Demand for highly skilled engineering contractors is on the rise, as the Irish job market continues to heat up and a growing number of employers report critical skills shortages. 

With the latest CSO Labour Force Survey showing a 9.8% rise in employment in the year to the end of September, demand for business-critical roles is on the up. 

Automotive, chemicals, aerospace, and industrial automation

In particularly high demand are experienced engineering contractors with sought-after skills critical to export-driven sectors, such as automotive, chemicals, aerospace, and industrial automation. 

Jimmy Sheehan, managing director of Contracting Plus

“In line with the latest CSO Labour Force Survey, our own figures for September showed a 6% year-on-year rise in the number of engineering contractors signing up to avail of our services,” said Jimmy Sheehan, managing director of Contracting Plus, a specialist accountancy firm for professional contractors. 

“We’re not at all surprised, because these highly-skilled professionals tend to work in the innovative and transformative side of business. 

“They bring immediate value to companies because their expertise allows businesses to be more agile – to do things that can have a positive impact on their bottom line in a relatively short time frame. 

“It might mean that companies can accept a contract they might otherwise have to turn down, for example, trial a new product or enter a new market without having to commit to full-time recruitment until they’re sure it will be warranted over the longer term.” 

Highly skilled engineering professionals also play a wider economic role in stimulating innovation through skills transfer, said Sheehan. 

“The engineering contractors we work with are really at the top of their game. The majority work in knowledge-intensive sectors, they are midway or more through their career, and they have built up a bank of knowledge, expertise and experience that is highly attractive to companies. 

“Coming into a business to lead a project, they will be working with, training, and supporting in-house staff. Their expertise is suffused into the business, and out into other businesses, as these employees move on. 

“They are enormously valuable, and, because of that, they command high pay rates and can build and sustain very successful contracting careers that can withstand economic turbulence more than others.”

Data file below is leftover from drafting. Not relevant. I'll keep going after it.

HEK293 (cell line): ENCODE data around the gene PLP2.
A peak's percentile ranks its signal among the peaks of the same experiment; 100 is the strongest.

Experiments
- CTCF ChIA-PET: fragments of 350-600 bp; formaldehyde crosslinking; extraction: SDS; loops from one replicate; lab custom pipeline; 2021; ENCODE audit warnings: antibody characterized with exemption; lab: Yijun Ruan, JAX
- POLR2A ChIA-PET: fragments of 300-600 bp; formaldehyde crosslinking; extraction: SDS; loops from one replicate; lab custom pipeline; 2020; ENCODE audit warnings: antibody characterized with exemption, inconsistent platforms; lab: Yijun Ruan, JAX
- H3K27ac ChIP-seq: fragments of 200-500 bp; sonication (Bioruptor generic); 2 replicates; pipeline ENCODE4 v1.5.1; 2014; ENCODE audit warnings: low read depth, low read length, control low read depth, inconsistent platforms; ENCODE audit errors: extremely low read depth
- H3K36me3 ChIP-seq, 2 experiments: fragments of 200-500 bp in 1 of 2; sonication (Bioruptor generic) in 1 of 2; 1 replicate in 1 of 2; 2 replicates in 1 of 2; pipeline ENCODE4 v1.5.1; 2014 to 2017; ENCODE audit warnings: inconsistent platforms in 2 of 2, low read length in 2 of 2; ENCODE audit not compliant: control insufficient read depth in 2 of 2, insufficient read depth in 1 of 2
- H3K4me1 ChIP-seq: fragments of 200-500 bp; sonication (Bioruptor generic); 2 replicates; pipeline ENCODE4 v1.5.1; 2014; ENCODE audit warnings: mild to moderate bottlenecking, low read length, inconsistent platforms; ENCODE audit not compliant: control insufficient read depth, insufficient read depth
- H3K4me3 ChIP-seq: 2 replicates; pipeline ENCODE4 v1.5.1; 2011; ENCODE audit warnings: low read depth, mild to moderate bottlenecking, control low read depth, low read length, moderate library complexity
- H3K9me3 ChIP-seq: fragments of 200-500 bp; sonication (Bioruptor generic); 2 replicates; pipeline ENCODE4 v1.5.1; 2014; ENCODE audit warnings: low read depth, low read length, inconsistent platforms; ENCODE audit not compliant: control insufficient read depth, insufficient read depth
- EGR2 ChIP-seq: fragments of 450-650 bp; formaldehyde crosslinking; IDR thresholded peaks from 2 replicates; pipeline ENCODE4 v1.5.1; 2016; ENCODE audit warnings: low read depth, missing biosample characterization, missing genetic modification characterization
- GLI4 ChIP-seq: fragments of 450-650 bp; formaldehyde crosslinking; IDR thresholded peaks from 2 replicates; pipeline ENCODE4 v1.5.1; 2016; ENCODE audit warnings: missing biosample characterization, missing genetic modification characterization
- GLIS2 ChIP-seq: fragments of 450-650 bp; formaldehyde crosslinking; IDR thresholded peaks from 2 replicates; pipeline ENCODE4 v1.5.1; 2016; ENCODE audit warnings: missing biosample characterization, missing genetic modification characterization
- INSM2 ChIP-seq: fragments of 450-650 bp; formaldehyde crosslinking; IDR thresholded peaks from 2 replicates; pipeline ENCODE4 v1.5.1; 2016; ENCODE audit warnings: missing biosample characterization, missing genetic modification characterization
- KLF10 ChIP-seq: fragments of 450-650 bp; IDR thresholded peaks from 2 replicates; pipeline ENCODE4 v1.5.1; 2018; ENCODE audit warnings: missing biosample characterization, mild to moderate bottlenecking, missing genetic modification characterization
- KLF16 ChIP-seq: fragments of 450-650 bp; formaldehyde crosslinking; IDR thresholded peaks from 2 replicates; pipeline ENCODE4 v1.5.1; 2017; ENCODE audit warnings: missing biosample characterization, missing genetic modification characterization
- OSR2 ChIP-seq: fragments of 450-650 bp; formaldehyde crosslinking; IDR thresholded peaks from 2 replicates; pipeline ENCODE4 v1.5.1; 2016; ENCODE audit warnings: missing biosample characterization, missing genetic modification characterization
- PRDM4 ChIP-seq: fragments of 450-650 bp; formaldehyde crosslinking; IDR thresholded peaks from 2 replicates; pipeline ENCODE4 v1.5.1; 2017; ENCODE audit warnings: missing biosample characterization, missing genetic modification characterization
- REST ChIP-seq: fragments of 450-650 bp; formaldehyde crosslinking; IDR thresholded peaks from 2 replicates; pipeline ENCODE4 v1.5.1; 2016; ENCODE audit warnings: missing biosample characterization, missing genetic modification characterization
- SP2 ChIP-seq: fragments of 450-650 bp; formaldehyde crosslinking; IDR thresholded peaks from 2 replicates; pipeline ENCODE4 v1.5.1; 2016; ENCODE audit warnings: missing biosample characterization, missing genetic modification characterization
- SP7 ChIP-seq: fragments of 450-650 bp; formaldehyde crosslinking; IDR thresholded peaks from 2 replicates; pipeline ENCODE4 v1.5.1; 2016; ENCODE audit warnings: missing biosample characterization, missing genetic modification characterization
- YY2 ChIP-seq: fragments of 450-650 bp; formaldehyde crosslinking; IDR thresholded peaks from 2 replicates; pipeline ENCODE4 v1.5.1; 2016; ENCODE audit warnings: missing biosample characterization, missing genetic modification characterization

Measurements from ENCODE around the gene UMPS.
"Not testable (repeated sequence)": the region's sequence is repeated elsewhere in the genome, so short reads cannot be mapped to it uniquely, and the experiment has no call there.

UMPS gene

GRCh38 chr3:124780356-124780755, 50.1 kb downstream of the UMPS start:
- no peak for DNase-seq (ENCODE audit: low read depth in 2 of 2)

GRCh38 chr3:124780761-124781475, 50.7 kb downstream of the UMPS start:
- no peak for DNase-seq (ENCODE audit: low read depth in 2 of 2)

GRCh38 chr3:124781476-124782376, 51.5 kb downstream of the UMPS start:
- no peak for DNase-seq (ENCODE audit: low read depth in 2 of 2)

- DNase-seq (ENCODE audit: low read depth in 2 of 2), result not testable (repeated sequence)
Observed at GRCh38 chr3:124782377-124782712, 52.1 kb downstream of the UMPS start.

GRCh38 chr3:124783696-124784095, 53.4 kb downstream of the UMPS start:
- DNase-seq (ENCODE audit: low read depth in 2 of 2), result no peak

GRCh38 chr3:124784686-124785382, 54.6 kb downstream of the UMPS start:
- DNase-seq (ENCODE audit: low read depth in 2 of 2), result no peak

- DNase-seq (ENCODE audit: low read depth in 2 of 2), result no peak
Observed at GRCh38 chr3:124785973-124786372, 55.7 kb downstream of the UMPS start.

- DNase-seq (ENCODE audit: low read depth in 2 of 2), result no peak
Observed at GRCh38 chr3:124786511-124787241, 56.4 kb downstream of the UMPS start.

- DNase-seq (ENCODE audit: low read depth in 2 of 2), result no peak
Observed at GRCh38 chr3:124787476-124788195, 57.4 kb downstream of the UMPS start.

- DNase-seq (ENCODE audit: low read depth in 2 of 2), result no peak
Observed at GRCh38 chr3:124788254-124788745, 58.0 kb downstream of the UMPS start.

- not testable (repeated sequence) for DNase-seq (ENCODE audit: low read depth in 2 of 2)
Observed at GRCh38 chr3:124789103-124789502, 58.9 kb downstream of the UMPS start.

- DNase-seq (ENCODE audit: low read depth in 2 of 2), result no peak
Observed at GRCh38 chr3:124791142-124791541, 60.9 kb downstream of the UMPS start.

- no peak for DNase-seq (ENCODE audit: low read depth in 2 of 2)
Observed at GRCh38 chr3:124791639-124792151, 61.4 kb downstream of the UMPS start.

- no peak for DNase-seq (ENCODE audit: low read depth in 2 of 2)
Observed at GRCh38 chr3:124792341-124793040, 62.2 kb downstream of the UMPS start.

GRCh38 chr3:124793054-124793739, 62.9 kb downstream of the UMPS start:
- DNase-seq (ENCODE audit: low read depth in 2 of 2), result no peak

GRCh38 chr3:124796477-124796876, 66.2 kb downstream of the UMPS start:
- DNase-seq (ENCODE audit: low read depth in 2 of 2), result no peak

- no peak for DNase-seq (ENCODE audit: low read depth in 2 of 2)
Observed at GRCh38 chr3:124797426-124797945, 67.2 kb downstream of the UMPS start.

And, with the latest CSO figures showing a sizable upswing in the Irish labour market trends, demand for engineering contractors is likely to rise further in the months ahead, according to Sheehan, as evidence of critical skills shortages continues to mount. 

A staggering 91% of Irish employers have experienced recruitment challenges in the past 12 months, according to a survey released recently by Hays Plc, the recruitment group. 

Knock-on effect on business performance

Based on a survey of 1,500 employers and professionals conducted in September, the Hays Ireland Salary and Recruiting Trends Guide found that skills shortages had also had a negative knock-on effect on business performance, impacting productivity and profit margins. 

Half of the businesses surveyed by Hays said an ongoing skills shortage had driven down organisational productivity, 39% said it had impaired their ability to deliver key projects, and 30% said it stalled their plans for expansion. 

“All of this bodes well for high-skilled engineers who might be considering a move into contracting work in the near future,” said Sheehan. 

“This is exactly the type of scenario in which their crucial, and often overlooked, importance to the Irish economy really shines, because they can come on board quickly to help deliver those key projects, drive the expansion, and the boost productivity in businesses that would otherwise suffer. We definitely expect to see a further rise in contract roles for highly-skilled engineers in the months ahead.” 

So, what can high-skilled contract engineers expect to earn? Earlier this year, Contracting Plus partnered with Trinity Business School to publish Ireland’s Project Economy, the first ever report in the Irish market to focus solely on high-skilled independent professional contractors. 

Average daily rate of €460

“We found that engineering contractors earned an average daily rate of €460, their average age is 49 and their contracts last, on average, 20 months,” said Sheehan. 

“A total of 86% work in the private sector, 79% have a bachelor’s degree and 31% have a master’s. 

“They are also confident about their future. Even back in May, before the job market began to recover, 75% told us that their experience was in demand and 60% said it was easy for them to find another contract.” 

For experienced engineers who might be considering a new career in contracting, Sheehan has this advice: “Make sure that you lay the groundwork before you make the jump. Lean on your network – people who already know what you can do – so they know when you will be available and what kind of contract roles and projects you’re interested in,” he said. 

A total of 1,458 respondents were surveyed for Ireland’s Project Economy report, and 38% said they relied on their own initiative to find new work. A total of 21% rely on a recruitment agency, and the rest use a combination of both. 

“This really shows the importance of networking for independent professionals. Those who are moving in their industry circle and connecting to peers and contract recruitment companies will find it easier to move on to new roles,” said Sheehan.